Human Movement & Function
From birth our bodies adapt in response to the progress of survival demands as we develop through primitive reflex movements. We adapt and learn through success and failure of these movements and we acquire new systems through the perception of repeated successes and failures. All this happens before we can consciously consider or understand incorporated human motion. From rolling to sitting to crawling to standing and walking the positions, postures and movements are refined from fundamental to transitional to functional. Necessity demands this through wants, desires and needs. Childhood ensures that through play we physically respond and change within the circumstances of our environments. However for most of our lifetimes this movement goes unchecked and as we age, culture, society and lifestyle influences can diminish the quality of our motion sequences and patterns that had been naturally established.
Repeated activity on unstable base/incorrect movements/overload of resistance
Sedentary positions for longer
Technology performing tasks we used to perform ourselves
Less physical education at school more focus on sports (hyperspecialisation)
Increased opportunity for travel and therefore travel positions.
Addressing injury/pain/dysfunction in isolation of symptom treatment & pain relief
With further time our lifestyle demands involve less physicality and we can suffer the negative effects. We are advised to replace loss of lifestyle demands with exercise. However exercise requires but does not guarantee quality of precision movement and often is prescribed and performed with limited consideration to the importance of integrated motion efficacy. Successful physical motion is an essential prerequisite to exercise challenges and performance in order to achieve goals and prevent injury. To master any new activity requires learning, we begin with the fundamentals and progress as we earn the necessary skills. Movement and function is no different, we must follow the exact same principles to acquire optimal motion.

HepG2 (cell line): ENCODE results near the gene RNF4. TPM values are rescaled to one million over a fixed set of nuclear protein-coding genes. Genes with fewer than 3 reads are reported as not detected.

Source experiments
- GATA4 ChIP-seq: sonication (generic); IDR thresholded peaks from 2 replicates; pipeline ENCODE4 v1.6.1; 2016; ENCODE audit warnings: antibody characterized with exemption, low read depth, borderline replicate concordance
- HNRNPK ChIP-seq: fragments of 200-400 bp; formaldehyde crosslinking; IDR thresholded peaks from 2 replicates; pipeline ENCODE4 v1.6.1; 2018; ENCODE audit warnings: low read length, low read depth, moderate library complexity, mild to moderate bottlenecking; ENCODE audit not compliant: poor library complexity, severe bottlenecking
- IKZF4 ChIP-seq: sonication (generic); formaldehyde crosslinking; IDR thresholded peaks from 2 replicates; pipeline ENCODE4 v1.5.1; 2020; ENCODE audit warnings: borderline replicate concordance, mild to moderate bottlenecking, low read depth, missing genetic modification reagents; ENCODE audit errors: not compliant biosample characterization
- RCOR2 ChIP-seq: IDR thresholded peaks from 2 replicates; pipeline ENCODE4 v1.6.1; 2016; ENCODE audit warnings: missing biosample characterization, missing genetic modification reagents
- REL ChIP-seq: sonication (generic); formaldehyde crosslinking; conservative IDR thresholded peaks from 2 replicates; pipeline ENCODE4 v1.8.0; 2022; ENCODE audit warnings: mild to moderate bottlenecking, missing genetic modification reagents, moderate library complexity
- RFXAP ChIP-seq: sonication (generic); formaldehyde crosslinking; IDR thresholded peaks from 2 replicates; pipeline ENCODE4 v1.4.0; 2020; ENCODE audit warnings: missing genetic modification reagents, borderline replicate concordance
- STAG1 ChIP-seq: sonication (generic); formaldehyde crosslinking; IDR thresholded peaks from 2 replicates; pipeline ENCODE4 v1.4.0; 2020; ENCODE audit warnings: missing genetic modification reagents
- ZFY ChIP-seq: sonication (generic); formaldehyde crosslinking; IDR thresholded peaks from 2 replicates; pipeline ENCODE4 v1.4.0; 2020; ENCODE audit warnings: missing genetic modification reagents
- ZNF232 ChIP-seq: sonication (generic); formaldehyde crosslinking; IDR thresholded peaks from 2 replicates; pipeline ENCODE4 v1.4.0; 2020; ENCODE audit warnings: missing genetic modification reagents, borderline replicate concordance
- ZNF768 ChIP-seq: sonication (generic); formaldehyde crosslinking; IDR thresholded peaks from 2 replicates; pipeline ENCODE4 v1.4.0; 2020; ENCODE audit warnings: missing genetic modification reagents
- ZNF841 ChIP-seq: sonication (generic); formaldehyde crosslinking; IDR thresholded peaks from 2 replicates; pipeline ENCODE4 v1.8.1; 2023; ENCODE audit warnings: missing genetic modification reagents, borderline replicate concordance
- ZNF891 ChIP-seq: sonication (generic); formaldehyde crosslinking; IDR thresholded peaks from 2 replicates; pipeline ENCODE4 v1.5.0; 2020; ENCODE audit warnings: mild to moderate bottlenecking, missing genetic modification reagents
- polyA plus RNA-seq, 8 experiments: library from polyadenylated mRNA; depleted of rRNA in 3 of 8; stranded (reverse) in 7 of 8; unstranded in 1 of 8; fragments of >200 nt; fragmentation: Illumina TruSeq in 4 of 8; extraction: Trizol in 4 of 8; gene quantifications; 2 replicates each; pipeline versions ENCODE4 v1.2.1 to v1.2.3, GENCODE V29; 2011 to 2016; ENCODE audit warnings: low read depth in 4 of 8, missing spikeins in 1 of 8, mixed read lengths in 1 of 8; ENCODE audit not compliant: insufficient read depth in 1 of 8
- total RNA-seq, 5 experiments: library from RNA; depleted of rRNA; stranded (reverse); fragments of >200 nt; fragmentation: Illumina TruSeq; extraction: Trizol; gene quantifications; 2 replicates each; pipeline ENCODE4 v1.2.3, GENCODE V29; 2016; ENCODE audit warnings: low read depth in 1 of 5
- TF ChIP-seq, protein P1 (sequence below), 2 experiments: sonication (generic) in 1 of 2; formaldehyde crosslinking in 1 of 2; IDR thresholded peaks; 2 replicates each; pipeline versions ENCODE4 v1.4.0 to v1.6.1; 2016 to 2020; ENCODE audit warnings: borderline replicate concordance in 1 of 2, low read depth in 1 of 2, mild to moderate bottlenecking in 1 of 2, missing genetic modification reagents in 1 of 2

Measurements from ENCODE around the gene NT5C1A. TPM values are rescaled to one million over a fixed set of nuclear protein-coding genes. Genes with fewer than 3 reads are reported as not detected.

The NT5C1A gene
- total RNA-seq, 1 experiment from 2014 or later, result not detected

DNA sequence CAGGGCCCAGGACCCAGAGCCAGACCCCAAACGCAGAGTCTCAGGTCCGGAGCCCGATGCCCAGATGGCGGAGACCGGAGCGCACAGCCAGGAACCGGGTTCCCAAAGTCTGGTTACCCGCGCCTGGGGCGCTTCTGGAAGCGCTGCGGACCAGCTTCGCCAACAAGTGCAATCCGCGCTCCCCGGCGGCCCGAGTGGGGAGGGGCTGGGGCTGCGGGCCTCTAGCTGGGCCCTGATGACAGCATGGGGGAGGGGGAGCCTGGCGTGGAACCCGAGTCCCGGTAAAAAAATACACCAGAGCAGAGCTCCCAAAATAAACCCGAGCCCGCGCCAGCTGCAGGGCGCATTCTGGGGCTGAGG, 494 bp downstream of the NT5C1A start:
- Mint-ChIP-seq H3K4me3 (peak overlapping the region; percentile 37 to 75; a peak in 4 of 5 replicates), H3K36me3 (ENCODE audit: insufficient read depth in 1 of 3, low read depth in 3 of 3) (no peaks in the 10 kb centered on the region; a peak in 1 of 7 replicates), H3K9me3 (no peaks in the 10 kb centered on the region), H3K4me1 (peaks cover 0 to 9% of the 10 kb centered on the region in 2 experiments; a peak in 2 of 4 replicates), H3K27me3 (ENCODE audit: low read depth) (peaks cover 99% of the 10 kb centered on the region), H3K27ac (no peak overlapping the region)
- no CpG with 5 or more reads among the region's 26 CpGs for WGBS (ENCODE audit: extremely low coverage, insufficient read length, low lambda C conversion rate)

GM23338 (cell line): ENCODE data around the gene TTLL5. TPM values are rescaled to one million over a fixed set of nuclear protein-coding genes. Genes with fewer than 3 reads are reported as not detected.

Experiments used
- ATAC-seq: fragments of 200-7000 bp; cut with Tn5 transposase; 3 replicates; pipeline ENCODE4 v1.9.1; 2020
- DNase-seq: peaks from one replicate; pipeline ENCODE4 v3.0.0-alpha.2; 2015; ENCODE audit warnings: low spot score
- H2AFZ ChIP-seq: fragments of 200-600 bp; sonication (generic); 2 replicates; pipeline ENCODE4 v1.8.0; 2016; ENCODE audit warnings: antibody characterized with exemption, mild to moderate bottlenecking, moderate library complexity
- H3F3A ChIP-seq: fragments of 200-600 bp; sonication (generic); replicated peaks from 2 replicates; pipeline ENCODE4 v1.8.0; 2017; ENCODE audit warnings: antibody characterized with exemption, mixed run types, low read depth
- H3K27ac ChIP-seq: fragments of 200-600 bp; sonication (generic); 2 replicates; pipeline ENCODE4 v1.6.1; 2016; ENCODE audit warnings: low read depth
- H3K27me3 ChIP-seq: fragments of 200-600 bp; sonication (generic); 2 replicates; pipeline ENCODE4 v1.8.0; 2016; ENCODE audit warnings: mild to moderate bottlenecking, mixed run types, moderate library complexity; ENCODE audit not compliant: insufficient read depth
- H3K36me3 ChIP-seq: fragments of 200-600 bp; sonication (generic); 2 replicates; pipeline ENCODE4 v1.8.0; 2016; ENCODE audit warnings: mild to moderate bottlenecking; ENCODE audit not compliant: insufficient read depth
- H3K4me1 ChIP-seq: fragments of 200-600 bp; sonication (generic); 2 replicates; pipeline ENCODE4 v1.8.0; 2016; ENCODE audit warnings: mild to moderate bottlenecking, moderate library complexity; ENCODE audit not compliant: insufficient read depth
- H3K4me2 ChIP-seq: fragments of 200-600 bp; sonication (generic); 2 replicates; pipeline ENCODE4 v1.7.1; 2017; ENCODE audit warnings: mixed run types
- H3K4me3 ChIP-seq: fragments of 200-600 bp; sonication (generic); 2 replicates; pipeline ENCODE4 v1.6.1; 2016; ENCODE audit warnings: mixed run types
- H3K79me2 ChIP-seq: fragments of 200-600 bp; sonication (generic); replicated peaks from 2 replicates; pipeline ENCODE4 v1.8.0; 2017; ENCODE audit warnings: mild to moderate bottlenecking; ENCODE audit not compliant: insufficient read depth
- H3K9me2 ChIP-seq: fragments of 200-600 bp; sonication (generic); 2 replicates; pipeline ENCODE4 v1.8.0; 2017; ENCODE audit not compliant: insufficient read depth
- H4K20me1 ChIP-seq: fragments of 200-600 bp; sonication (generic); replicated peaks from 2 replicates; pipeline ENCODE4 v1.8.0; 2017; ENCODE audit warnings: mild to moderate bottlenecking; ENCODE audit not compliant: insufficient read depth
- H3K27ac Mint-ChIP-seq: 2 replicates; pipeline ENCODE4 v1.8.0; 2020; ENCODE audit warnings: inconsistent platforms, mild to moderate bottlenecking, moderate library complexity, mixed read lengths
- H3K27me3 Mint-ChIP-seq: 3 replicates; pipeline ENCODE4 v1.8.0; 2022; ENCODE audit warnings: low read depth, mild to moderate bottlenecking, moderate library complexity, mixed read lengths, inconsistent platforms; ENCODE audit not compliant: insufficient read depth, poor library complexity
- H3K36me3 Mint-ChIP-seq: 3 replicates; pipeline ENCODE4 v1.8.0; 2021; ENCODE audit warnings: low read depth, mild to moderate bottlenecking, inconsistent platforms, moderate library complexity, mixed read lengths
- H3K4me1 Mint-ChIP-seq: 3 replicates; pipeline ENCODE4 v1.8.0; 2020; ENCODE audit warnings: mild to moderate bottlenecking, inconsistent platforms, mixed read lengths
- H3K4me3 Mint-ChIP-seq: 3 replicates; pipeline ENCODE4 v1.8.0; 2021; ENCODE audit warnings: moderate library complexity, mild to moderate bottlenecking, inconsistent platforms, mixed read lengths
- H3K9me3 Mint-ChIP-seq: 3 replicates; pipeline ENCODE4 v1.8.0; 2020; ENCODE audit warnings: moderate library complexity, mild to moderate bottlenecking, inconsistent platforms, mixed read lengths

Optimising movement requires effective understanding, awareness and control of the neuromuscular system. How we learn to effectively control corrected movement should be the priority. The mechanical use of alignments, sensations, perceptions and engagement to movement is the bedrock to change. If our exercise goals are engineered towards maximal physical competency and not just aesthetic sculpting, isolated strength, numbers, data or images, then we can maintain proficient movement and function as well as attaining these other goals. We have to acknowledge and address how we move before moving forward. It’s an approach in the conscious thinking of how we move, how our bodies perform basic daily tasks and the human engineering that is involved. Perceptions and understanding of movement are programmed through the practiced repetition of the mechanical ideals of position and alignment, ROM, muscle balance, activation, synergy and control whilst performed through load.
Just as our aims/goals/targets differ so too will what we need to do to improve our individual movement strategies. Whatever the exercise goal it requires effective alignment and movement patterns specific to each individual. Mobility, flexibility, resistance, strength and conditioning training, aerobic challenges and competitive/professional sports, all require optimal movement and positioning processes to enable peak performance. Whatever the daily activity, its performance contributes towards movement capabilities. Competent movement enhances functionality and poor movement contributes to deterioration. Correct before we condition. Before we begin exercise, first learn how we move. If you don’t set the foundations exercise can’t be performed correctly and risks injury but guarantees unfulfilled potential. True training and conditioning is as much about learning to understand how we perform the physical task as it is about energy expenditure. Exercising on an incorrect movement base will only fortify the dysfunction. When you restore position you restore function and when you improve position you improve function.
Part of any professionals role is pattern recognition. As health professionals we therefore specialise in patterns of movement and motion for function. Physiotherapists involved in the rehabilitation of physical dysfunction and pain aspire to achieve the optimal biomechanics to restore pain free movement. However it is not only those injured that can benefit. Everyone can improve their movement systems for better performance, injury prevention and sustaining a lengthy and healthy lifestyle.